The black vulture, the gray-headed cousin of the turkey vulture, is causing damage to vehicles–often trucks and SUVs–parked at boat ramps at some Indiana State Parks. Windshield wipers, sunroof seals, and rubber or vinyl parts are at particular risk. Most often, perching black vultures do little or no damage. However, in some cases the destruction can be extensive. The vultures can tear out rubber seals, peck pieces out of truck bed liners, and scratch paint with their claws.
Why are they “attacking” vehicles?
The quick answer is that no one knows for sure. Black vultures are primarily scavengers that play an important role in our local ecosystem, cleaning up dead and decaying animal carcasses. Rubber and vinyl certainly aren’t a part of their natural diet, and they only rarely eat any of it. Typically, the material is simply discarded after it’s ripped from the vehicle.
Some have theorized that the smell of a certain chemical in the rubber might attract the birds. However, studies have not supported this, and it seems unlikely given that black vultures have a terrible sense of smell.
Others have suggested that the behavior is social. Perhaps the birds are simply filling time with their “committee” (a term used to describe a group of perched vultures), much like humans sometimes engage in what may seem like meaningless activities while hanging out together in a group. Another possibility is that it could be connected to a ritualistic feeding behavior engaged in by young black vultures. The reasons why black vultures choose to attack one vehicle over another are similarly obscure.
Where is this problem occurring?
Black vultures are commonly found in southern Indiana and have caused problems at areas like Monroe Lake and Brookville Lake.
Is there a solution?
A variety of tactics have been tried to discourage black vulture attacks on vehicles. The most common tactic is to discourage black vulture committees from congregating at key locations.
Thus far, problems have been concentrated at boat ramp parking lots. Staff members have removed snags (dead trees) to make areas less attractive for perching and have used “harassment” techniques, including firecrackers, laser lights and pyrotechnics to chase away the birds. While “harassment” can be effective over short periods, it isn’t a good long-term solution. It is time-consuming for staff and can create an unpleasant environment for visitors.
Lethal solutions to the problem have been considered. However, black vultures are occupying their natural habitat and are playing an important part in that ecosystem (when they aren’t attacking vehicles!). They are also a protected species under the Migratory Bird Act, which severely limits control by lethal means.
How can your protect your vehicle?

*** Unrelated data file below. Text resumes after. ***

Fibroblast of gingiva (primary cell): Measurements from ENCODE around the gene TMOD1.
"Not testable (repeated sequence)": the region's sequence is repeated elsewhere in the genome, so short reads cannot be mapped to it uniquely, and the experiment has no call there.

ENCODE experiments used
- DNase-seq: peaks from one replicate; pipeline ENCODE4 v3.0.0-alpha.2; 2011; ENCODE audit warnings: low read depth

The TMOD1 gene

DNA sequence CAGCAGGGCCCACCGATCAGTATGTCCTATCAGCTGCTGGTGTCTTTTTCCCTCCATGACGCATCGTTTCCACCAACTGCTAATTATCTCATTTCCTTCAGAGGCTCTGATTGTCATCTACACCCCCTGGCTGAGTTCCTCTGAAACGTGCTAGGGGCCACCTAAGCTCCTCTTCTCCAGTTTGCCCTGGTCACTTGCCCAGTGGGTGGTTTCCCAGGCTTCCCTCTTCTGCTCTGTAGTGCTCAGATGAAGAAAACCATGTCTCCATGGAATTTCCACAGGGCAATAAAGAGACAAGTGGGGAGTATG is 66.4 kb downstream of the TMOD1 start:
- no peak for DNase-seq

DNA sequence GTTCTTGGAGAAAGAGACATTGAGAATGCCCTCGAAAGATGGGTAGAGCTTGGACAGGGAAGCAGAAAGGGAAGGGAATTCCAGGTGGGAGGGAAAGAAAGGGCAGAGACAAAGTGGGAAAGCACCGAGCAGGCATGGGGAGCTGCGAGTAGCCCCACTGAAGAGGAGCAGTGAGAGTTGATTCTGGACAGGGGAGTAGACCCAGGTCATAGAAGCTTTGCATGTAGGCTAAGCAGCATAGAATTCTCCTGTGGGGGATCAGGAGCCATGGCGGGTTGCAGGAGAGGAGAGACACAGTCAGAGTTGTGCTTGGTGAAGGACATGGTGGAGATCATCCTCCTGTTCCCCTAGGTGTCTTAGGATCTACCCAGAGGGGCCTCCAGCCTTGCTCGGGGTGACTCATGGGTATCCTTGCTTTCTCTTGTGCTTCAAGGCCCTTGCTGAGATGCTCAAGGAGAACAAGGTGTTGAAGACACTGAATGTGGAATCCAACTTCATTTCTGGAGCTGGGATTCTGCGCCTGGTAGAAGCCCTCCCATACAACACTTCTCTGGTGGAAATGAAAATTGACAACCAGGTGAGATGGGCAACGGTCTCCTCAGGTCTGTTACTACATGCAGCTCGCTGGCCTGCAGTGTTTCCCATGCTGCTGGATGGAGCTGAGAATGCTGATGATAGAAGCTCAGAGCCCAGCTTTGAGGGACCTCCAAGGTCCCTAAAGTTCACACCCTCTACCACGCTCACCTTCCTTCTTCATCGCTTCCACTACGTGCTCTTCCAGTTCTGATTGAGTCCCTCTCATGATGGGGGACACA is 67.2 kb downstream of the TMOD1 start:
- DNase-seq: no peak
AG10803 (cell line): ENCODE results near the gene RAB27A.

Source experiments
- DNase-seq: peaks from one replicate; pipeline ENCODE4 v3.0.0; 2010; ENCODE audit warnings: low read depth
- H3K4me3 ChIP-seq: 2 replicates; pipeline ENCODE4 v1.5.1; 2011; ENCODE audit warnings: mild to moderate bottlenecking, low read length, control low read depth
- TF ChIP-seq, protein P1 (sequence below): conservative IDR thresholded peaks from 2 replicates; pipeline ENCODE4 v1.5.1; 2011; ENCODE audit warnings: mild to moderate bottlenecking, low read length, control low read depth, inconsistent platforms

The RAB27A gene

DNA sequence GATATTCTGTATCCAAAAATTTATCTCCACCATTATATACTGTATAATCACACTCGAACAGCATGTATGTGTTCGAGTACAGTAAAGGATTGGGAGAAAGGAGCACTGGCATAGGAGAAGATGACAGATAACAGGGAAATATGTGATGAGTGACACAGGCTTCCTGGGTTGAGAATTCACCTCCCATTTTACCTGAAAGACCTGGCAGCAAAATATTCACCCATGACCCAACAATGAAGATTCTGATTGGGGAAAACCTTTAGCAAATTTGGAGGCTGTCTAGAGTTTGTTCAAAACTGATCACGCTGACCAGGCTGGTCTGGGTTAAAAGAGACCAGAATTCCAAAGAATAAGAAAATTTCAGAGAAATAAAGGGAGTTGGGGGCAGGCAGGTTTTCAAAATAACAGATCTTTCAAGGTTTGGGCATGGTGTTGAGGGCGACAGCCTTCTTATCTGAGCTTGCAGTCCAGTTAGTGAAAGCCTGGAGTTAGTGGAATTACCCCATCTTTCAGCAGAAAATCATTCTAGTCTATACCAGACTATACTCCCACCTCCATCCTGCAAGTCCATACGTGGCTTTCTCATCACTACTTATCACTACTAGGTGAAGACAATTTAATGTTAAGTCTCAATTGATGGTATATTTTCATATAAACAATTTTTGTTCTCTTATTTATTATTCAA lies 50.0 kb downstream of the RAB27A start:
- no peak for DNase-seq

If you have a cover for your vehicle, use it. You can also rig an improvised cover using tarps and bungee cords, taking particular care to cover exposed rubber and vinyl parts. If your vehicle sustains damage from black vulture activity, your recourse is to file a claim with your insurance company. You are also encouraged to report incidents to the property office to help the property more accurately track and assess the problem.
This article was taken off of the Indiana Department of Natural Resources website verbatim, so I was already aware of it. Just so happens, I close on a house in Dunlapsville, Indiana, just off of Brookville Lake later this week. There are, I would guess, 200 black vultures who roost a couple hundred feet from my soon to be backyard year round. I’ve seen them in my backyard. So yes, I was concerned about the safety of my RV and truck being parked there. Have been talking to the neighbors in the area. None have had any problems with the vultures yet. I’m hoping that’s the case. May have to buy a cover for the RV if the vultures start becoming a problem.
Reminds me of what happens in Tahoe National Forest, where I work in the summers. The ravens love finding black trash bags and picking them apart.
I’ve seen them do it at Myakka State Park in Florida and Conowingo Dam in Maryland, too
This problem has existed for years at many of the parking lots in the Everglades National Park in Southern Florida. They chewed the rubber seals around my tonneau cover back in 2011.
I have seen crows and tom turkeys attacking their reflections in cars. I don’t think it’s as complicated as one of the theorists noted.
Iowa or Indiana?
Thanks, Ron. It’s Indiana, and it’s been corrected. Have a great day. 😀 –Diane at RVtravel.com
And here I thought the vultures only hung out around the rv dealerships…
I’ll stay away from boatramps. Thank you!
You list 2 different states as having this issue. Is it Iowa or Indiana? I know we have turkey vultures here in Iowa but have not heard of this problem.
Sorry, Rick. It is Indiana. It’s been corrected. Have a great day. 😀 –Diane at RVtravel.com
I can just hear my insurance adjuster now, “your truck was attacked by vultures, righttttttt.” 🤣🤣
Yea good luck with that particularly if you have progressive